Mass Spectrometry Analysis of Isotopic Abundance of 13C, 2H, or 15N in Biofield Energy Treated Aminopyridine Derivatives
American Journal of Physical Chemistry
Published December 22, 2015
Mahendra Kumar Trivedi, Alice Branton, Dahryn Trivedi, Gopal Nayak, Gunin Saikia, Snehasis Jana. Mass Spectrometry Analysis of Isotopic Abundance of 13C, 2H, or 15N in Biofield Energy Treated Aminopyridine Derivatives. American Journal of Physical Chemistry. Vol. 4, No. 6, 2015, pp. 65-70. doi: 10.11648/j.ajpc.20150406.14
Mass Spectrometry Analysis of Isotopic Abundance of 13C, 2H, or 15N in Biofield Energy Treated Aminopyridine Derivatives
2-Aminopyridine (2-AP) and 2,6-diaminopyridine (2,6-DAP) are two derivatives of aminopyridines that act as an important organic intermediates, mostly used in medicines, dyes and organic sensors. The aim of the study was to evaluate the impact of biofield energy treatment on isotopic abundance ratios of 2H/1H, 13C/12C, or 15N/14N, in aminopyridine derivatives using gas chromatography-mass spectrometry (GC-MS). The 2-AP and 2,6-DAP samples were divided into two parts: control and treated. The control sample remained as untreated, while the treated sample was further divided into four groups as T1, T2, T3, and T4. The treated group was subjected to Mr. Trivedi’s biofield energy treatment. The GC-MS spectra of 2-AP and 2,6-DAP showed five and six m/z peaks respectively due to the molecular ion peak and fragmented peaks of aminopyridine derivatives. The isotopic abundance ratio of 2H/1H, 13C/12C, or 15N/14N were calculated for both the derivatives and significant alteration was found in the treated samples as compared to the respective control. The isotopic abundance ratio of 2H/1H, 13C/12C, or 15N/14N in treated samples of 2-AP was decreased by 55.83% in T1 and significantly increased by 202.26% in T4. However, in case of 2,6-DAP, the isotopic abundance ratio of 2H/1H, 13C/12C, and 15N/14N, in the treated sample showed a significant increase (up to 370.54% in T3) with respect to the control. GC-MS data suggested that the biofield energy treatment on aminopyridine derivatives had significantly altered the isotopic abundance of 2H, 13C, or 15N in the treated 2-AP and 2,6-DAP as compared to the control.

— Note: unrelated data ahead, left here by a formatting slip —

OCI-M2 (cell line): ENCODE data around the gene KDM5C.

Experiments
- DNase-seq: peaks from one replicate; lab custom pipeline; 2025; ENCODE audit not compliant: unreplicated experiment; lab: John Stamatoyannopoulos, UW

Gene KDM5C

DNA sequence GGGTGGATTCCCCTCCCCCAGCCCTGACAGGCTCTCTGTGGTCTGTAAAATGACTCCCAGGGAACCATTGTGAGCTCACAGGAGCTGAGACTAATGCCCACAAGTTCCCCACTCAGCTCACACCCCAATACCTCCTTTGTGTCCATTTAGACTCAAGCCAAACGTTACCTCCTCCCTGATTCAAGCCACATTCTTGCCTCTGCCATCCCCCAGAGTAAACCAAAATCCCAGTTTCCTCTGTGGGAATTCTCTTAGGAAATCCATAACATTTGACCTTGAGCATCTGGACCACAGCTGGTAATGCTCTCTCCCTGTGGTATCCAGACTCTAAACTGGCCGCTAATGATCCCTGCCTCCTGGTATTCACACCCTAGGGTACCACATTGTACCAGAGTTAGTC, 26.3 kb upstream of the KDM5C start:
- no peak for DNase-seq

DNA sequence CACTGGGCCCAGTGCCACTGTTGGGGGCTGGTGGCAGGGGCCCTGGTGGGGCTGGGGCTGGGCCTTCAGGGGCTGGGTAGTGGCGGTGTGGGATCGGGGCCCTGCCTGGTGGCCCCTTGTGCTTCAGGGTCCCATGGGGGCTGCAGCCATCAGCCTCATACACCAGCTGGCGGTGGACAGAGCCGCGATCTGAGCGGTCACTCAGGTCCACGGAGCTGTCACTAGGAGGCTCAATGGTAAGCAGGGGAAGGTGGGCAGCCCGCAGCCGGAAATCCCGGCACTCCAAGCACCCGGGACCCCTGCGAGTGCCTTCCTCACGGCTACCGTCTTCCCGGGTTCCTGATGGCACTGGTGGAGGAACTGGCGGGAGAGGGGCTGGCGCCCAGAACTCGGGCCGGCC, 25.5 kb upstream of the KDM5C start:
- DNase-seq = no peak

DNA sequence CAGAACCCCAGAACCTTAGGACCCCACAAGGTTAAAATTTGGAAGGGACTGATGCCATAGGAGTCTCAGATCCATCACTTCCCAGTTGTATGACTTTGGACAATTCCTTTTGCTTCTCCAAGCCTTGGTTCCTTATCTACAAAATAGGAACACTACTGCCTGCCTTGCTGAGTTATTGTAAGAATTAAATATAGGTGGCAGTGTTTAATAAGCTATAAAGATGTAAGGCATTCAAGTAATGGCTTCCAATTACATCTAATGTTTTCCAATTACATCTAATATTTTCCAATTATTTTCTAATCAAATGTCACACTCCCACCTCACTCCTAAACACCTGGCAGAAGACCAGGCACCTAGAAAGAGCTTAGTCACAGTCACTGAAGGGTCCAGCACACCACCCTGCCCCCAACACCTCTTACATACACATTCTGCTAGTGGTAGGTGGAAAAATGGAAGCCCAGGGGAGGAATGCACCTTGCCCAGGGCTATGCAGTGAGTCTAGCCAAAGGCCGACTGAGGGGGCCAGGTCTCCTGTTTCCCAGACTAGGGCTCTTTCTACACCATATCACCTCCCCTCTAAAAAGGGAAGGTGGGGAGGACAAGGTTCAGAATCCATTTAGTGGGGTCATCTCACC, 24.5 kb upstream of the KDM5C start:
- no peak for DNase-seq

Keywords: Biofield Energy Treatment, 2-Aminopyridine, 2,6-Diaminopyridine, Gas Chromatography-Mass Spectrometry
Most of the elements occurred in nature as a mixture of isotopes. The relative abundances of isotopes is different at different places on the earth and remained constant for years. The distribution of contaminant sources of any molecule on a native or global scale can be understood by determining the isotopic abundance ratio . Any kinetic process that leads to the local depletion or enhancement of isotopes in organic molecules can be successfully determined using gas chromatography-mass spectrometry (GC-MS) . These deviations from perfect chemical equivalence are termed as isotope effects. The isotopic abundance ratio is commonly reported in terms of atom percent and determined by high resolution mass spectrometry (HRMS spectrometry) . For example, 13C
Atom percent 13C = [13C/(12C+13C)]×100 (1)
Moreover, the rate of chemical reaction may vary with the mass of the nucleus with different isotopic substitutions, which slightly affect the partitioning of energy within the molecules .
The aminopyridines, selected for this study are heterocyclic pharmacophores for many bioactive small organic molecules . The growing interest of these molecules pharmacologically due to its rare tendency to be oxidized like aniline derivatives . Aminopyridines avoid such problems due to its reduced oxidation potential, thus make it a safer alternatives for drug design. Additionally, they are advantageous because they have exhibited strong absorption and emission spectra and thus useful as fluorescent tags while investigating the activities on a target .